"You might want to get a move on there," Jack called into the cell.

Meriope nodded. "Are you well enough to move?" she asked Sminthea.

"I am a little dizzy, Medusa, that is all," Sminthea replied, rising unsteadily to her feet. "It will take more than this to kill me."

Meriope frowned. "Nestor; take Sminthea and locate the Captain. Wait for my signal before you take any action."

"Yes, Medusa," Nestor replied.

"Take care of my Mouser," she added.

"You know I shall."


In the corridor, Jack handed Meriope one of the staff weapons dropped by the dead guards. The sonic blade had made a terrible mess of their torsos and torn gaping rents in their armour. The plasma burns on the corridor walls told Jack the story of the fight. Sminthea had approached unremarked then stunned one of the guards. The second had tried to fire on her, but she had got inside the reach of his staff and stabbed him with her blade before finishing the first Jaffa on the ground.

"She's good," he noted.

"She is," Meriope agreed.

"So," he asked, "are those two..."

"They are to be wed in a few months," Meriope confirmed.

"Will they both continue to serve in the Gorgons?"

"Of course," Meriope said, as though it were the stupidest question she had ever heard. "Nestor is the finest ha'he I have ever known and Sminthea the greatest scout. My Captain will not willingly allow either to serve her in any but the highest capacity. Why do you ask?"

"It's just..." Jack tailed off.

"We're forbidden to become involved with those we serve with," Sam explained. "It would create complications in the chain of command."

Meriope gave a sharp bark of laughter. "What a stupid notion," she declared. "As though by forbidding a union the feelings that cloud judgements will vanish."

"It happens," Sam assured her. "It's like training or studying. The feelings kind of get rusty if you don't...use them."

Meriope looked confused. "Not among Jaffa," she said.

"Oh," Sam replied.

"Why 'Mouser'?" Jack asked, changing the subject without any pretence of subtlety.

"Because Sminthea means mouse-killer," Meriope replied.

"Of course," Jack said.

"Where shall we go?" Meriope asked.

Jack was taken aback. "You're asking me?"

"With My Captain still in custody, you are the leader," Meriope told him.

"Thanks," he said. "Alright then; if the others are looking for Nike, we should head for the peltac. Cut off the head..."

"...and the serpent dies," Sam agreed.

"Also, we'll be able to contact the others from there, I hope."


Nike reached the peltac and paused for breath. She peered into the command chamber, looking for an angle; a way to take out the seven guards and Czernobog without being hit herself. Czernobog stood in the centre of the room, flanked by Jaffa, with his lesser throne off in the wings, out of sight of the main screen. Nearest to her was Baphomet, holding his staff weapon at the ready.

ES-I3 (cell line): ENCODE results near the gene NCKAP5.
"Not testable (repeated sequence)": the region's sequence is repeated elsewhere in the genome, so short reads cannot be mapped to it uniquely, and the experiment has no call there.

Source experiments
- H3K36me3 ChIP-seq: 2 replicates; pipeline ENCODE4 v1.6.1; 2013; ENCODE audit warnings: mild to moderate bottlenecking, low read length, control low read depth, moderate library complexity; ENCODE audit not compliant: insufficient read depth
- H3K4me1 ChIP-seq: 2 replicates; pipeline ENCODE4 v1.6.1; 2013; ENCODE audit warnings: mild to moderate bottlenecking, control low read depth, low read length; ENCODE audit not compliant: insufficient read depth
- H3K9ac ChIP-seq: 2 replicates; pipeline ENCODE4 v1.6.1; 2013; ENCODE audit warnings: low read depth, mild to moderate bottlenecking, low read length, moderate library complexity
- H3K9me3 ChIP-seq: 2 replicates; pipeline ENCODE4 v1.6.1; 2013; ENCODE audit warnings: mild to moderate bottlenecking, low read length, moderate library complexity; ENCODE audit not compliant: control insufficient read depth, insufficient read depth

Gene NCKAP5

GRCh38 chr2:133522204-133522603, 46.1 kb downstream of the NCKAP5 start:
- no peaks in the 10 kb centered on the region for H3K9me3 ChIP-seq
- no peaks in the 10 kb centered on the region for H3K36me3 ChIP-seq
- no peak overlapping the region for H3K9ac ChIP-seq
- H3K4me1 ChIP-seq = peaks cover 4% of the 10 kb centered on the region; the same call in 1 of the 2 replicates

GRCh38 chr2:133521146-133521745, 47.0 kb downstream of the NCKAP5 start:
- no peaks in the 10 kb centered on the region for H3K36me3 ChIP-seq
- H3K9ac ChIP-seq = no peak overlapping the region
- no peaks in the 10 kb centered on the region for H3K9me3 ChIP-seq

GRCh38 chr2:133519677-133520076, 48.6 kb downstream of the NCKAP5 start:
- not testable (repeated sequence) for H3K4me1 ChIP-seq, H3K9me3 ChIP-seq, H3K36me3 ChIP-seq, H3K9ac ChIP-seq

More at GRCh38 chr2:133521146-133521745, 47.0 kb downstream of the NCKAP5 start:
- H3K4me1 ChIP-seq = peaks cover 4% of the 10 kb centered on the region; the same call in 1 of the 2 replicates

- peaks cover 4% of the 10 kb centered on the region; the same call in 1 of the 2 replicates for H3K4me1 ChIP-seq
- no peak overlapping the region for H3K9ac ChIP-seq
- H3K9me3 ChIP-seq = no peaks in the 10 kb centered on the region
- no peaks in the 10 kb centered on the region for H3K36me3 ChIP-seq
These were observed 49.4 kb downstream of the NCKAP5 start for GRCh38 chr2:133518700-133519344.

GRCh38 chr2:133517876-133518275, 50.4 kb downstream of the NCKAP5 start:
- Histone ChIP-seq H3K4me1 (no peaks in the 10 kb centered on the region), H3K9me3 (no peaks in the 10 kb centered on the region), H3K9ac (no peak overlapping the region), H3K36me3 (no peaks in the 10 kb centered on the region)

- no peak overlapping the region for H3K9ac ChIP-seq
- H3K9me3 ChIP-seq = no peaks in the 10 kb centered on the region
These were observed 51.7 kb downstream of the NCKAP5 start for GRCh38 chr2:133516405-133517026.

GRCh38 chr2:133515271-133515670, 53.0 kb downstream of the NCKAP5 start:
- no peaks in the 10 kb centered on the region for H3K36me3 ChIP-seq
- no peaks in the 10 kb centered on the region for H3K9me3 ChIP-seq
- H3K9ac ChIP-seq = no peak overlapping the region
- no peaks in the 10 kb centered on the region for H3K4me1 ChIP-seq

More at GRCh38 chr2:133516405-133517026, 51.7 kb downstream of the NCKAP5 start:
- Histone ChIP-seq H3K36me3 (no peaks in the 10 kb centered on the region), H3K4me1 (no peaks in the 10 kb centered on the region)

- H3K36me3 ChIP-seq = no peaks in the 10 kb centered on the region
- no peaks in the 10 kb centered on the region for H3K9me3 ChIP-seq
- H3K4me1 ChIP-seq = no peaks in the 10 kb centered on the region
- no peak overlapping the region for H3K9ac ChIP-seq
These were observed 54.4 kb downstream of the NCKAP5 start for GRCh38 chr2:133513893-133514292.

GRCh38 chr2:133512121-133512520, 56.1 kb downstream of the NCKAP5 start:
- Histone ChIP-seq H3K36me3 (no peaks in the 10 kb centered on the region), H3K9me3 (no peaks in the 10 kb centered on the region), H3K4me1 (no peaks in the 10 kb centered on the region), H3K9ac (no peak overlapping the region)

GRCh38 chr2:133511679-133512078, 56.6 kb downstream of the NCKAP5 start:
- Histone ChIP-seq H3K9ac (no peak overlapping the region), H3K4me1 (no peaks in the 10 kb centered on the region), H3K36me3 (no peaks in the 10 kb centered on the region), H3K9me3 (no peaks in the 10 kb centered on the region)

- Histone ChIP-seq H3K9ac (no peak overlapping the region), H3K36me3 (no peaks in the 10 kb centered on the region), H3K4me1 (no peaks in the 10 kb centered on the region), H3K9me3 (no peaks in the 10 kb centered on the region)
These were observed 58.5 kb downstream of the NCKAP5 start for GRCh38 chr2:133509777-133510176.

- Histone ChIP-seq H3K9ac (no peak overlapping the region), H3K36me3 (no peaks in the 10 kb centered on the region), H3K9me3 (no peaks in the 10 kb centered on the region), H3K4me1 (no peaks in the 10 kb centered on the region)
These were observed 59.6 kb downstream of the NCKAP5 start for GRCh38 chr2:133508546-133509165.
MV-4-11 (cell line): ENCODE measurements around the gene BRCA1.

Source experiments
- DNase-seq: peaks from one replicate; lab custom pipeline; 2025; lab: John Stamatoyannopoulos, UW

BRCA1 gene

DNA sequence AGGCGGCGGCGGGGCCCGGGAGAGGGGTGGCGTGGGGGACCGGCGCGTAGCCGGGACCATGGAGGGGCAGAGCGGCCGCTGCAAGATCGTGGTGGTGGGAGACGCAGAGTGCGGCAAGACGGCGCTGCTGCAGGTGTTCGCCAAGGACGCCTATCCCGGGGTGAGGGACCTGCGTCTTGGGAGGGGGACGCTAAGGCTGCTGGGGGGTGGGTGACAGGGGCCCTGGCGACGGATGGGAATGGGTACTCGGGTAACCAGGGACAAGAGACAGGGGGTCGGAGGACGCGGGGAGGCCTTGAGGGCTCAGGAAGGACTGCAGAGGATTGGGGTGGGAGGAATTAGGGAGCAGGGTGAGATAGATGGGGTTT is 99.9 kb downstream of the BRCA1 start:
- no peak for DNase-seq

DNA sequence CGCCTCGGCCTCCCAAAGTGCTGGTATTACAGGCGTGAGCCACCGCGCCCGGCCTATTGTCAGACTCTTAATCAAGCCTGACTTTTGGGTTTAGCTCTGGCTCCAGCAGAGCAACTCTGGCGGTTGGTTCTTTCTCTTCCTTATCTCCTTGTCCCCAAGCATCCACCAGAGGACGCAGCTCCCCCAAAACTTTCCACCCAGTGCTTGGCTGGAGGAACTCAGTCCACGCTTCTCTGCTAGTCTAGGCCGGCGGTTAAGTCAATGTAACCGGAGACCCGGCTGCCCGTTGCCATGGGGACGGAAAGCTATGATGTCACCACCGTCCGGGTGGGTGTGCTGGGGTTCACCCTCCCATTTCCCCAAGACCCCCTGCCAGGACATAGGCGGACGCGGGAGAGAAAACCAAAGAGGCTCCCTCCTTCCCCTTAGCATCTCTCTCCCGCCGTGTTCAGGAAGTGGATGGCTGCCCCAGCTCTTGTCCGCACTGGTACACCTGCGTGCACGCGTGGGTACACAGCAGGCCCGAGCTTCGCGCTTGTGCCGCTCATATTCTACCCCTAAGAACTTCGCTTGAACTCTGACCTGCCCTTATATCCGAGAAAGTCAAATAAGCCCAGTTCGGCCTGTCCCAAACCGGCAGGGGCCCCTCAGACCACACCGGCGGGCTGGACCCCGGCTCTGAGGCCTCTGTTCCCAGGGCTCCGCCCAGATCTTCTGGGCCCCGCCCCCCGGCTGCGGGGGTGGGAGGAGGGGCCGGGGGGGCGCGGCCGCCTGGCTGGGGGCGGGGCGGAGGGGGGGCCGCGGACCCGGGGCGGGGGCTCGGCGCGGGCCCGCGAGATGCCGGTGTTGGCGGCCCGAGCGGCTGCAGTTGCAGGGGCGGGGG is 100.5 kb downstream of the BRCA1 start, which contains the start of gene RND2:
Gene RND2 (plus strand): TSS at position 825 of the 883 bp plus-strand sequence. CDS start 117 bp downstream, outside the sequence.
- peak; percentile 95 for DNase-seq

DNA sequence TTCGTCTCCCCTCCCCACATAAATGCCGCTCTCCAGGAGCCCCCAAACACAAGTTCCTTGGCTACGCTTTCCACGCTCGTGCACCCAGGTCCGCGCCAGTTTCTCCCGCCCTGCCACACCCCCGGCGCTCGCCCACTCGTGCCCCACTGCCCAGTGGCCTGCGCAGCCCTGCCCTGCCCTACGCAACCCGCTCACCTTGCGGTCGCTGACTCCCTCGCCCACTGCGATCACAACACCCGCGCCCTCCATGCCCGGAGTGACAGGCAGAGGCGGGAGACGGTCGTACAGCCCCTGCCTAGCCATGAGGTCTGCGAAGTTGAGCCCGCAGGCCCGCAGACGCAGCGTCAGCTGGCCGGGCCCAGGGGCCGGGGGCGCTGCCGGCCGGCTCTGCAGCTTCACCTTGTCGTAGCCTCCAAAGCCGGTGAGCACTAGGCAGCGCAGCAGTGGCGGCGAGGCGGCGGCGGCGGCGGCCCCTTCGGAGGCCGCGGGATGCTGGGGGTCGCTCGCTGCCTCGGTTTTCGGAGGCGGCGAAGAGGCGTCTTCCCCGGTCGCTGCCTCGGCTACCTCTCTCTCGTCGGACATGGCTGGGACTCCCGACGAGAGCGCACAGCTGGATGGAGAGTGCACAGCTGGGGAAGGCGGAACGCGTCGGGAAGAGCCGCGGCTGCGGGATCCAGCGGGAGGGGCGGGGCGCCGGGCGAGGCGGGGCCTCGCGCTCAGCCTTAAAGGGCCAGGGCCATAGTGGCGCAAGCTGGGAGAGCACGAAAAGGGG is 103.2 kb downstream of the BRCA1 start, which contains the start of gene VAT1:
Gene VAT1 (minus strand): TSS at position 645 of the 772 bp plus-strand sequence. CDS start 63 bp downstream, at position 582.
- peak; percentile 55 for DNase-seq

No, she realised. Not his staff weapon.

In a heartbeat Nike's mind had formulated a plan and she acted on it at once. She stepped forward, fired her captured weapon into Baphomet's spine, then cast it aside. As the First Prime fell she snatched the staff from his hands; Medusa's hell-staff.

There were few such weapons still in existence. They were difficult and expensive to make and few Goa'uld saw a use for them, but a handful of First Primes carried hell-staffs and even a few Goa'uld chose them as personal weapons. They looked like ordinary staff weapons and Baphomet had probably taken this one simply for the fineness of its design, but Nike knew its secret. As Czernobog's Jaffa began to turn she flipped the staff over in her hands and opened the concealed second trigger; the one which activated the hell-staff's rapid-fire mode.

Nike swept the staff across, strafing the room with plasma blasts which scorched consoles and sent rippling waves dancing over the surface of the viewscreen. The Jaffa never stood a chance, falling like wheat before a scythe. Only Czernobog, who had the presence of mind to activate his personal shield, was able to weather the assault. The lesser throne stood untouched, out of the line of fire, but aside from the bearers Czernobog now stood alone.

The hell-staff's capacitor ran dry. The two Goa'uld faced each other for a long moment before they moved.

Nike stood between Czernobog and the great throne and so he made a dash for the lesser, dropping his sceptre, which cracked the stone of the floor where it struck. Nike dropped the hell-staff – there was no time to wait for the capacitor to recharge – and dived across the peltac floor. As the Black God vaulted into his seat, Nike snared one of the leashes in her hand and tugged.

Responding to the pull, the bearer slaves on one side of the throne rose smoothly to their feet. Those on the other side did not. The throne listed, then toppled, crushing the luckless slaves and spilling Czernobog onto the deck before he could activate his defences. He rolled to his knees and raised his left hand; Nike returned the gesture and two ribbon waves rolled towards each other.

Just to look at them, Nike knew that her wave was not powerful enough. She was drained, both her biological reserves and the energy held in the naquadah in her bloodstream exhausted. Czernobog's wave smashed through hers in a shower of sparks, the shock transmitting into her arm with stunning force before the wave itself dashed her to the foot of the great throne.